And holding my own in an off-grid geekathon
It is a time of momentous change in Vale das Estrelas.
After more than 23 years of living in this valley, Franz the Bavarian baker and his wife Erne bounced up the dirt track and over the hill for one last time.
In the car they bought new all those years ago, they left the house they built and the systems they installed and lovingly maintained to head home to family in Germany.
Daniel the American denialist swung down that same road, fresh from the signing ceremony, for his big new adventure in off the grid living…the latest of the international dispossessed to join our little cult.
We have um novo vizinho – a new neighbour – who stepped into a fully furnished house replete with beer steins and a gigantic leather-bound German encyclopaedia set.
They left everything – just like the German seller of our house did when she left – from cutlery to a caravan and from lounge chairs to lead acid batteries.
But the difference was Franz also left some instructions on how to survive.
It’s all helping us work out where the water comes from and where it goes, how to heat it and treat it, and how to live for the 300 days a year when the sun shines…and the 65 days when it does not.
And Daniel took a little diversion to Spain to pick up his secret weapon Alvaro. I can tell you now: everyone needs an Alvaro.
I’ve said many times before that adapting to off grid living has been a steep learning curve and an even steeper spending curve.
Our house was empty for 18 months before we moved in, the seller was long gone…and she didn’t leave an instruction manual.
And I was clueless.
I broke most things and spent months fighting the fires of broken boilers, mashed machinery, and burned out batteries.
Only now am I thinking about getting ahead of that curve and trying to solve problems before they happen.
With solar power comes great responsibility and becoming the intermediary between Daniel and an eternal life of dry-taps and darkness has reminded me just how much we’ve learned in the last 12 months.
It seems I can now hold my own in an off-the-grid-geekathon lasting entire afternoons, and that’s where Alvaro comes in.
Daniel impulsively fell in love with the idea of off grid living, but could pretty quickly fall out of love with a full systems failure, and so he picked up his Chilean-Californian-British engineering pal in Spain and dragged him here to be his technical representative.
This is what Daniel messaged me this morning: “It’s so Fg great to get water both hot and cold and incidentals like electricity including actually light !!! For free. It’s precisely like the song…” And he sent a link to Money for Nothing.”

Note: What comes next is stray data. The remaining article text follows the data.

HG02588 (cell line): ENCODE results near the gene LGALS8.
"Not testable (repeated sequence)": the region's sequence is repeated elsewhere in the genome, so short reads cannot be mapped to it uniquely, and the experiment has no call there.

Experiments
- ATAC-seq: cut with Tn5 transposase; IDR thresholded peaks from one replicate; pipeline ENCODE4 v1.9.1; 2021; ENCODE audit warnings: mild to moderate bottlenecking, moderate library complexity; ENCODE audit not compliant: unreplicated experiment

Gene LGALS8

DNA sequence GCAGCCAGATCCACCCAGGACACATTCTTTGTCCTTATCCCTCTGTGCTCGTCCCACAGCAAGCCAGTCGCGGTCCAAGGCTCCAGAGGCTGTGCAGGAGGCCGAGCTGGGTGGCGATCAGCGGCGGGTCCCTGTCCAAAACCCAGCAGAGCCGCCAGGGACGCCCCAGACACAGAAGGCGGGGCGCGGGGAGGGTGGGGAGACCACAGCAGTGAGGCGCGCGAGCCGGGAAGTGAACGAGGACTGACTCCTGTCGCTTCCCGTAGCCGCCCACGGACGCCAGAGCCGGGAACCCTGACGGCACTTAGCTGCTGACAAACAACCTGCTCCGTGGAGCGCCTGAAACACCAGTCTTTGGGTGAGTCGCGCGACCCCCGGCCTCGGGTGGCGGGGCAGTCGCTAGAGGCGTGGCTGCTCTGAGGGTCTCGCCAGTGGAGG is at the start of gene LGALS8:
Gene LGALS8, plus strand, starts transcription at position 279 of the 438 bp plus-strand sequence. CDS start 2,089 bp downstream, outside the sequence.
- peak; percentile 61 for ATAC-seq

To avoid Dire Straits, his Brother in Arms and I are bonding over buffer tanks, arguing over amp hours and pondering pumps and pipe-runs to give Daniel an idea of what to spend money on now and what to leave until later.
In other words trying to get ahead of the curve and fix it before it all breaks.
New solar panels are a must as is a greater level of automation – it’s like two stroke engines and American 4 inch wooden beams: the engines need a petrol/oil mix and 4inch beams are not 4 inches.
They are things that other people somehow just know, and that you don’t know you need to know until you really need to know them.
Firstly in broken Portuguese and then in translated German (with thanks to Ola and Merete), I did a full technical run through with Franz before he left.
Ingenious doesn’t even approach it, but complicated certainly does: when you design an off grid system and then tweak it with additions and adaptations as the years go by, it develops its own personality…which is usually slightly cantankerous.
Things work because they always have done and everything is there for a reason – if it ain’t broke, etc.
Removing something small for aesthetic reasons can have a butterfly effect that collapses a whole smoothly-running machine into house of cards chaos that you might not know about until it tumbles.
Personally I can’t see Daniel the globetrotting international laser trader with advanced ADHD turning each of his solar panels about 30 degrees three times a day to follow the sun.
Even Alvaro has been battling to get his head around the maze of pipes, valves and power cables in our geek-off hours of intervention.
The water comes from a well, the pump can run off solar or the generator but needs to be plugged into the right socket…and if it’s left on it will not only flood the wood shed, but will also destroy the battery bank.
We pulled out the wrong plug and the toilet wouldn’t flush; I consulted my notes and there were gaps, but thankfully so far not unsurmountable ones.
The 3,000 litre tank is full when the dial says “150” (!?), the home-made quartz sand filter barrel needs to be run backwards once a year, but doesn’t take out sediment in the winter.
Water can also come from the lake, but that pump needs the diesel generator on and for the two right hand fuses to be flicked up; but the generator needs water for its leaking radiator and its fuel comes from a distant barrel linked by a pipe which needs to be turned on.
I’m not even going to explain how the water can be heated by bottled gas when the vacuum tubes don’t get enough sun, or the difference between a squared and a smooth sin wave which the two separate transformers supply.
Franz and Erne are amazing people. They moved here more than 20 years ago when off-grid technology was much more clunky and everything was far more difficult.
In typical fashion the night before the signing Franz came over in a panic with a biscuit tin full of cash.
He explained that the radiator leak in the generator was getting worse and that we should give Daniel the money to repair it and then post them the change. We made an executive decision to refuse his kind offer.
I mean, what could possibly go wrong, right?
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